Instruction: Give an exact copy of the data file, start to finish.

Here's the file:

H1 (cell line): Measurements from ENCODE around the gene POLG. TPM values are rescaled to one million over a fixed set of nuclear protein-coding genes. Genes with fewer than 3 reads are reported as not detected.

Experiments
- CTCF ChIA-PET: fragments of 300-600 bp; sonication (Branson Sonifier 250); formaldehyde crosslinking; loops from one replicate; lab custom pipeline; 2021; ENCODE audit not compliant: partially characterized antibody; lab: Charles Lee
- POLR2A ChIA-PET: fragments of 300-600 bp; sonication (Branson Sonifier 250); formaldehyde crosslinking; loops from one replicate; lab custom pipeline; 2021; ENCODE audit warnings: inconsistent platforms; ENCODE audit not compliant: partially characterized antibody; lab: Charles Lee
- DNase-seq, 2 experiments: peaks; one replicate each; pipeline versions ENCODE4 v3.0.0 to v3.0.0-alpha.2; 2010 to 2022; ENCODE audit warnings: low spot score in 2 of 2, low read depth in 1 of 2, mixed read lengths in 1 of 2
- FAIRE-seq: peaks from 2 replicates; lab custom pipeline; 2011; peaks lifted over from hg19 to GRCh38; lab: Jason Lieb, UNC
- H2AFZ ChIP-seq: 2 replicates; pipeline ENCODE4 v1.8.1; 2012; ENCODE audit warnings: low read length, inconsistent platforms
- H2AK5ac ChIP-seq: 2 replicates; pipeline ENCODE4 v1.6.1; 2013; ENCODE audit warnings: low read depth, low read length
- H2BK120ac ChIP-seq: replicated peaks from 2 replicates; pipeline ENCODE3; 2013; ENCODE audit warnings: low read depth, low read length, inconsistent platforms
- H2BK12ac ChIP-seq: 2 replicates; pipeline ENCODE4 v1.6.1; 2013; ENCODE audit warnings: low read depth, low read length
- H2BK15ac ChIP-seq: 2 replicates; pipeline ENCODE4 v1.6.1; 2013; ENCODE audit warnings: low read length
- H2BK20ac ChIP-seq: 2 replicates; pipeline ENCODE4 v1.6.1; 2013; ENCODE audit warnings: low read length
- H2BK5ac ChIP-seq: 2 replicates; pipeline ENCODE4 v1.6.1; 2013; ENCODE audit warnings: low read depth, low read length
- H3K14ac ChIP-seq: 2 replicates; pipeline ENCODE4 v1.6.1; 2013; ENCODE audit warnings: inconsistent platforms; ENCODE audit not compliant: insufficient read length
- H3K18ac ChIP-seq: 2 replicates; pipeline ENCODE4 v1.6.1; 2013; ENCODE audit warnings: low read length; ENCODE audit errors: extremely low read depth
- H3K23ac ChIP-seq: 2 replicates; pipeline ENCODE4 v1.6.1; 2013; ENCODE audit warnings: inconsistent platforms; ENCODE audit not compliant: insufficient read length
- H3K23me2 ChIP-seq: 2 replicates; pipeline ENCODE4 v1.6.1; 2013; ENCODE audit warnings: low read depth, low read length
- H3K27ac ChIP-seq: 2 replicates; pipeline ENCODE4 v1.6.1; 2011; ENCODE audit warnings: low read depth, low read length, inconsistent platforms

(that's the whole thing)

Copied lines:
H1 (cell line): Measurements from ENCODE around the gene POLG. TPM values are rescaled to one million over a fixed set of nuclear protein-coding genes. Genes with fewer than 3 reads are reported as not detected.

Experiments
- CTCF ChIA-PET: fragments of 300-600 bp; sonication (Branson Sonifier 250); formaldehyde crosslinking; loops from one replicate; lab custom pipeline; 2021; ENCODE audit not compliant: partially characterized antibody; lab: Charles Lee
- POLR2A ChIA-PET: fragments of 300-600 bp; sonication (Branson Sonifier 250); formaldehyde crosslinking; loops from one replicate; lab custom pipeline; 2021; ENCODE audit warnings: inconsistent platforms; ENCODE audit not compliant: partially characterized antibody; lab: Charles Lee
- DNase-seq, 2 experiments: peaks; one replicate each; pipeline versions ENCODE4 v3.0.0 to v3.0.0-alpha.2; 2010 to 2022; ENCODE audit warnings: low spot score in 2 of 2, low read depth in 1 of 2, mixed read lengths in 1 of 2
- FAIRE-seq: peaks from 2 replicates; lab custom pipeline; 2011; peaks lifted over from hg19 to GRCh38; lab: Jason Lieb, UNC
- H2AFZ ChIP-seq: 2 replicates; pipeline ENCODE4 v1.8.1; 2012; ENCODE audit warnings: low read length, inconsistent platforms
- H2AK5ac ChIP-seq: 2 replicates; pipeline ENCODE4 v1.6.1; 2013; ENCODE audit warnings: low read depth, low read length
- H2BK120ac ChIP-seq: replicated peaks from 2 replicates; pipeline ENCODE3; 2013; ENCODE audit warnings: low read depth, low read length, inconsistent platforms
- H2BK12ac ChIP-seq: 2 replicates; pipeline ENCODE4 v1.6.1; 2013; ENCODE audit warnings: low read depth, low read length
- H2BK15ac ChIP-seq: 2 replicates; pipeline ENCODE4 v1.6.1; 2013; ENCODE audit warnings: low read length
- H2BK20ac ChIP-seq: 2 replicates; pipeline ENCODE4 v1.6.1; 2013; ENCODE audit warnings: low read length
- H2BK5ac ChIP-seq: 2 replicates; pipeline ENCODE4 v1.6.1; 2013; ENCODE audit warnings: low read depth, low read length
- H3K14ac ChIP-seq: 2 replicates; pipeline ENCODE4 v1.6.1; 2013; ENCODE audit warnings: inconsistent platforms; ENCODE audit not compliant: insufficient read length
- H3K18ac ChIP-seq: 2 replicates; pipeline ENCODE4 v1.6.1; 2013; ENCODE audit warnings: low read length; ENCODE audit errors: extremely low read depth
- H3K23ac ChIP-seq: 2 replicates; pipeline ENCODE4 v1.6.1; 2013; ENCODE audit warnings: inconsistent platforms; ENCODE audit not compliant: insufficient read length
- H3K23me2 ChIP-seq: 2 replicates; pipeline ENCODE4 v1.6.1; 2013; ENCODE audit warnings: low read depth, low read length
- H3K27ac ChIP-seq: 2 replicates; pipeline ENCODE4 v1.6.1; 2011; ENCODE audit warnings: low read depth, low read length, inconsistent platforms